Monday, September 5, 2011

IIyse Kusnetz Poetry Reading

I stopped by Urban ReThink for an evening of poetry. I was greeted by friendly handshakes and hugs from many people who I had met thanks to the Kerouac House project. I had seen author Karen Price just the night before also at Urban ReThink. This place truly is becoming a lightning rod to the cultural pulse of this city. I picked up a "Pumpkin Head" beer from the freezer. What a delicious beer! I may just keep sketching events at Urban ReThink until their supply runs out. I'm thinking Pumpkin beer is seasonal but I just realized Halloween is only two months away! The supply is limitless for the next few months.

John Hughes was the first poet to get behind the microphone. I enjoyed the way he spoke about his brother. He claimed his brother is butt ugly yet girls always flocked to him. He couldn't understand the phenomenon since he considered himself reasonably handsome. Lucky in love, unlucky in life the saying goes. Sure enough his brother had the worst luck growing up. He was glad to be near his brother since he would soak up all the bad luck in any room. When John read one poem which was written about his ex-wife, he mispronounced the first word saying "lick" instead of "lit". A Kerouac House regular shouted, "Freudian slip!" John had to stop as he started laughing himself. He finally read the line of the poem, "lit the wick." Every poet in the room burst into laughter as they re-wrote the line in their minds. It took me several seconds before I started laughing as well.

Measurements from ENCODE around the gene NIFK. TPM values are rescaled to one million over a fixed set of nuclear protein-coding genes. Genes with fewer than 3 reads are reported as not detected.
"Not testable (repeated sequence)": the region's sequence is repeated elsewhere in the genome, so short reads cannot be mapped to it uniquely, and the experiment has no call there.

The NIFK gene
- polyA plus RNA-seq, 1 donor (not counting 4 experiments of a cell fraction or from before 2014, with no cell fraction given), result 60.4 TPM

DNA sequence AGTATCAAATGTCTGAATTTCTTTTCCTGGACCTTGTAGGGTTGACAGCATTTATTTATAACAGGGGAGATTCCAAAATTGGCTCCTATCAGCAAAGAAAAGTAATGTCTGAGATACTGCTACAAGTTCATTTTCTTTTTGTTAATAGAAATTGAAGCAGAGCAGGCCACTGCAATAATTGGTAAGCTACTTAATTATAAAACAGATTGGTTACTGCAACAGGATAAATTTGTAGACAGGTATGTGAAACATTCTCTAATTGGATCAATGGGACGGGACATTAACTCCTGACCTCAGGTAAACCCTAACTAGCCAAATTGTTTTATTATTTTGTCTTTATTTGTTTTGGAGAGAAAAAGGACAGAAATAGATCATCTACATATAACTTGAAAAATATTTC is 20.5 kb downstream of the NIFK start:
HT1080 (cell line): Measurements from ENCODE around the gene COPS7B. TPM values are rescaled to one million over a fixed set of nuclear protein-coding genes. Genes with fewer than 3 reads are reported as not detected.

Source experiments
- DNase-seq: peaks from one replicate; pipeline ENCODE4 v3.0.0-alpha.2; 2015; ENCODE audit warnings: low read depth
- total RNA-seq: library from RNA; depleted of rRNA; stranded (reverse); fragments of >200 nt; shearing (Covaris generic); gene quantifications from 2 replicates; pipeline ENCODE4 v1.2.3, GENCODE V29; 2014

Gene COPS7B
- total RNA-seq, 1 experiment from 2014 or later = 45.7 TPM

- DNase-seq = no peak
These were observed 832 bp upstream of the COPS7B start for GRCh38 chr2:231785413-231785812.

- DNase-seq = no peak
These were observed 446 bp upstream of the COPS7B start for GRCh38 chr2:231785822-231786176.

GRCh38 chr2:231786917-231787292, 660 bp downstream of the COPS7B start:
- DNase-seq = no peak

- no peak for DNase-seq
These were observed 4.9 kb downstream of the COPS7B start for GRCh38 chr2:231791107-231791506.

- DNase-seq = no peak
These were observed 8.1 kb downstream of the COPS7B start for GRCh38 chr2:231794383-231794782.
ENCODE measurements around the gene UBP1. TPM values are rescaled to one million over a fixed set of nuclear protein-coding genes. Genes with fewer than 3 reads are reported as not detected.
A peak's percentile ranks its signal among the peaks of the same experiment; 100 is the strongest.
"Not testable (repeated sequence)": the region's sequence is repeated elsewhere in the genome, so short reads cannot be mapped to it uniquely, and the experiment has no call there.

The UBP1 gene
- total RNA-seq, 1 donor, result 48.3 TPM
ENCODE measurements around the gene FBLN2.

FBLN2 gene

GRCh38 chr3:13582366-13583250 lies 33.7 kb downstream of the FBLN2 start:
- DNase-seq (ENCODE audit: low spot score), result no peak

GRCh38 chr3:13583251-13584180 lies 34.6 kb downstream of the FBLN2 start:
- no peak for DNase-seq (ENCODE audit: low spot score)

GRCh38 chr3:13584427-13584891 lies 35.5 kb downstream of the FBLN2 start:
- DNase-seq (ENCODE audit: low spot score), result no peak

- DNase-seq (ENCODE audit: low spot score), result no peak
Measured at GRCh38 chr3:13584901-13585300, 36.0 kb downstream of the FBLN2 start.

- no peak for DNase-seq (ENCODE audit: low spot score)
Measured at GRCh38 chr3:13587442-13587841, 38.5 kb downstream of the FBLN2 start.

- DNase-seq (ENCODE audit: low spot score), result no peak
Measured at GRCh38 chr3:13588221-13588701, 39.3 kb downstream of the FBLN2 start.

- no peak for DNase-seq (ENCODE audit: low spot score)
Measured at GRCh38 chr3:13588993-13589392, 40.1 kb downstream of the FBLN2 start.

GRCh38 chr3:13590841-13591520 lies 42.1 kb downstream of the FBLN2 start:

Ilyse Kusnetz explained that her collection of poems were all about bearing witness. I like the premise since I feel my role in sketching is to bear witness not just to the struggle of everyday life but also to the beauty in the mundane. Many of Ilyse's poems were about WWII. Her uncle served in the war and being Jewish he was often called upon to translate. He witnessed the worst atrocities imaginable. One of her poems spoke of bodies piled high like cord wood and native Germans being directed to move the bodies they so long denied. Her father was to young to serve in the war but he did help on the docks. A huge crate being transferred to a ship slipped and everyone else let go of the guiding ropes except for her dad. She wrote a wonderful analogy about how he held tight just as he later did to keep his family together and secure.

The next day Terry was leaving me for ten days over Labor Day as she visited her sister in Washington State. Rather than mingle with all the writers after the reading, I immediately slipped out like a phantom. It was important to get home to Terry.

Prints are available for each sketch for $250 and many originals can be purchased for $400. White museum grade shadow box frames are $100 more. You can e-mail Thor at

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